The Wildlife Garden in April

Aprilblogbfinch

April began with relatively mild weather and good numbers of birds were feeding around my garden and on the feeders. Species included siskins, which I hope will stay around and breed here this year, and a pair of mallard on the Big Pond where a heron also visited daily.  On one occasion two herons arrived together. Every evenings two or three bats emerged from under the house roof but I still have no idea what species we have here. At the end of the first week a female blackcap was seen in the sheltered garden at the back of the house and as the earliest of the dandelion flowers went over a single linnet arrived to eat the seeds. Other visiting birds included two treecreepers.  These regularly disappeared into a crevice in an old willow tree next door, so I am hoping they will have a successful nest there.

The weather grew warmer at the end of the first week of the month and one of the smaller garden meadows was full of cowslips, their subtle scent filling the air in the evenings.  A pair of red-legged partridges roamed the garden during the second week of April, popping in and out of the hedge bottoms in search of a safe nest site. The weather became a little cooler and some welcome rain refreshed the borders. Several bird species obviously had nests around the hedges, in particular two pairs of blackbirds and several dunnocks. These little birds are regular garden residents and as well as nesting in theAprilblogredstart hedges here they also use the large sedges I grow in the long borders and around the big pond.  On the 14th a male redstart appeared in the garden.  This tends to happen in the second week of April every year and is always a thrill to see.  They are stunning birds and I feel privileged that they stop off in my garden and find food and shelter here for a couple of days before moving on to their nest site.  Another bird that was very active this month in the garden was yellowhammer.  A pair seemed very settled with the male singing from the top of one of our thick hawthorn hedges.  Hopefully they will nest here successfully again this year. At the end of the second week of April a single swallow was seen in our area but none were seen over the garden itself, plus it is sadly some years since we had a nest in the porch.

As we moved into the third week of April the male redstart was still with us although the weather turned cold and windy. Two starlings, quite unusual birds here, visited the bird feeders and also had a bath in one of the small ponds. The next few days were warm and spring like and the first orange tip butterfly appeared around the garden. It was good to see a speckled wood too and as the week progressed many more orange tips were seen making it easily one of the best springs we’ve had for this species for some years.  Other butterflies began to appear in the warmer weather including peacock, small tortoiseshell and a gorgeous female brimstone which was laying eggs on the alder buckthorn on the edge of the big meadow.  In the large pond both common and great crested newts were plentiful and plants around the pond edges started to grow rapidly. The weather was warm and sunny for the whole of the week and as spring seemed to erupt all over the garden it became obvious that this was a ‘vole year’ for us with large numbers of bank voles scuttling about in the long grass, in the borders and even in and out of gaps in the paving around the house! I am especially fond of bank voles and feed them here  – they seem to especially like sunflower hearts.  Queen bumble bees were also plentiful this week and on the 20th two swallows swooped around the house and two chiffchaffs and a black cap were singing here.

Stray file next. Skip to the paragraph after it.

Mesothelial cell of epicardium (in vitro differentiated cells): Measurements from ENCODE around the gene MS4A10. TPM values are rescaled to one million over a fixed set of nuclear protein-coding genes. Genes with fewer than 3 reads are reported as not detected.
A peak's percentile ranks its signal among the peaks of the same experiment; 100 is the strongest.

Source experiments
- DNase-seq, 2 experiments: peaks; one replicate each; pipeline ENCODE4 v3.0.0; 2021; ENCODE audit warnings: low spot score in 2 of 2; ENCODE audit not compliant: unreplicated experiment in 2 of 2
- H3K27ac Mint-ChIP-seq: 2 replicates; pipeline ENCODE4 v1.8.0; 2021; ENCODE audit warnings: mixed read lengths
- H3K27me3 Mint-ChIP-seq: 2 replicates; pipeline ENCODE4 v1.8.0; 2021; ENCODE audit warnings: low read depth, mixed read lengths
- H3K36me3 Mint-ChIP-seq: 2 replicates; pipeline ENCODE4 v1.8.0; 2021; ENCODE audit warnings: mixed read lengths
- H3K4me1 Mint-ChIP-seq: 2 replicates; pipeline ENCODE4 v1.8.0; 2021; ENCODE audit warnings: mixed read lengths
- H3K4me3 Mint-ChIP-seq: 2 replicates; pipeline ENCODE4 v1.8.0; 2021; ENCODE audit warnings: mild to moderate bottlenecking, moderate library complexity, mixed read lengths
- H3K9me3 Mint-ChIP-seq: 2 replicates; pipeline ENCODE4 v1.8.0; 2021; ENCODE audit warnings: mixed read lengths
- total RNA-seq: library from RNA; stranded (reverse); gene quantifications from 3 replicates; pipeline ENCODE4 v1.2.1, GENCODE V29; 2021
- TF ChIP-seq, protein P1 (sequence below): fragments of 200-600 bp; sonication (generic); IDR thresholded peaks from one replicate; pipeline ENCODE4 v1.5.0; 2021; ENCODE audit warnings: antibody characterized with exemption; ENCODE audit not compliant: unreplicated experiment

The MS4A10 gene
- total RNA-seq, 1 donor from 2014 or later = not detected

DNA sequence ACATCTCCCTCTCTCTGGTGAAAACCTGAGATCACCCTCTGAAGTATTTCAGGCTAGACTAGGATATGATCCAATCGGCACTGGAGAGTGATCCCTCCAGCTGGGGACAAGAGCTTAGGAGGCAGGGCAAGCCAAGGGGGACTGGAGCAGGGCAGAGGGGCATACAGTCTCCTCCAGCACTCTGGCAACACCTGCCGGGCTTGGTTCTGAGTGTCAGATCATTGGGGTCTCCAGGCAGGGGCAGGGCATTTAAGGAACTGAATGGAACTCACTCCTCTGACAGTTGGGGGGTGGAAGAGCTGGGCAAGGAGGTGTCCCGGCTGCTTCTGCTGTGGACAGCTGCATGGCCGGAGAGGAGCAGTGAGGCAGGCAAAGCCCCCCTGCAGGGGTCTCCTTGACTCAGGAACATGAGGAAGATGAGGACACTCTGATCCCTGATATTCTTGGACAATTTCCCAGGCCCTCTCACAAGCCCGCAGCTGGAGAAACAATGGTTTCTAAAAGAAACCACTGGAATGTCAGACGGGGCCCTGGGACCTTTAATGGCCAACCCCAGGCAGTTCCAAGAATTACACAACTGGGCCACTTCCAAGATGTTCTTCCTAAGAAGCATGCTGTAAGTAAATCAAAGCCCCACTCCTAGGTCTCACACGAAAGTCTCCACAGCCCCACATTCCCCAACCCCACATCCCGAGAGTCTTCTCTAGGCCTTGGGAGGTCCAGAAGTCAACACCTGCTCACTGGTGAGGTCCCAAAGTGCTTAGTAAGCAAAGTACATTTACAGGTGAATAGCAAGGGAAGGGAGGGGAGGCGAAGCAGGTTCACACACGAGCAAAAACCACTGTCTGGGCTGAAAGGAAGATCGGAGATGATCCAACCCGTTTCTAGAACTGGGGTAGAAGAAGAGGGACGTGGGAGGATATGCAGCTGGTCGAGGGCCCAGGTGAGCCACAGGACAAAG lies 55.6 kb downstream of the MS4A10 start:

Aprilblog bvole

Sadly this warm, spring-like  weather was soon behind us but all the local warblers continued to sing. Other birds, especially robins, were frantically feeding young in nests in the hedgerows and both male and female bullfinches fed on the dandelion seeds in the lawn.  Overnight on the 26th and 27th of the month we had a ferocious storm. It was very wet and windy but thankfully there was no damage around the garden as there had been at roughly the same time last year when one of our old hawthorn trees sadly fell apart.  As we moved through April the weather improved again, and it was warm and sunny until the very end of the month. Chiffchaff,  blackcap, yellowhammer and the local blackbirds sang constantly and the whole garden was alive with butterflies, birds and scuttling bank voles!  As the month drew to a close I was very surprised to find a small green-winged orchid close to the big pond, presumably a single plant that had germinated from seed that may have been in the soil here for many years.  I am hopeful that raking the pond bank later in the year might turn up more seeds of this wonderful plant.

Aprilbloggworchid

This entry was posted in butterflies, Dragonflies, Ecology, Gardening, Nature, Uncategorized, Wildlife, Wildlife Garden, Wildlife Gardening. Bookmark the permalink.

Leave a Reply

Fill in your details below or click an icon to log in:

WordPress.com Logo

You are commenting using your WordPress.com account. Log Out /  Change )

Google photo

You are commenting using your Google account. Log Out /  Change )

Twitter picture

You are commenting using your Twitter account. Log Out /  Change )

Facebook photo

You are commenting using your Facebook account. Log Out /  Change )

Connecting to %s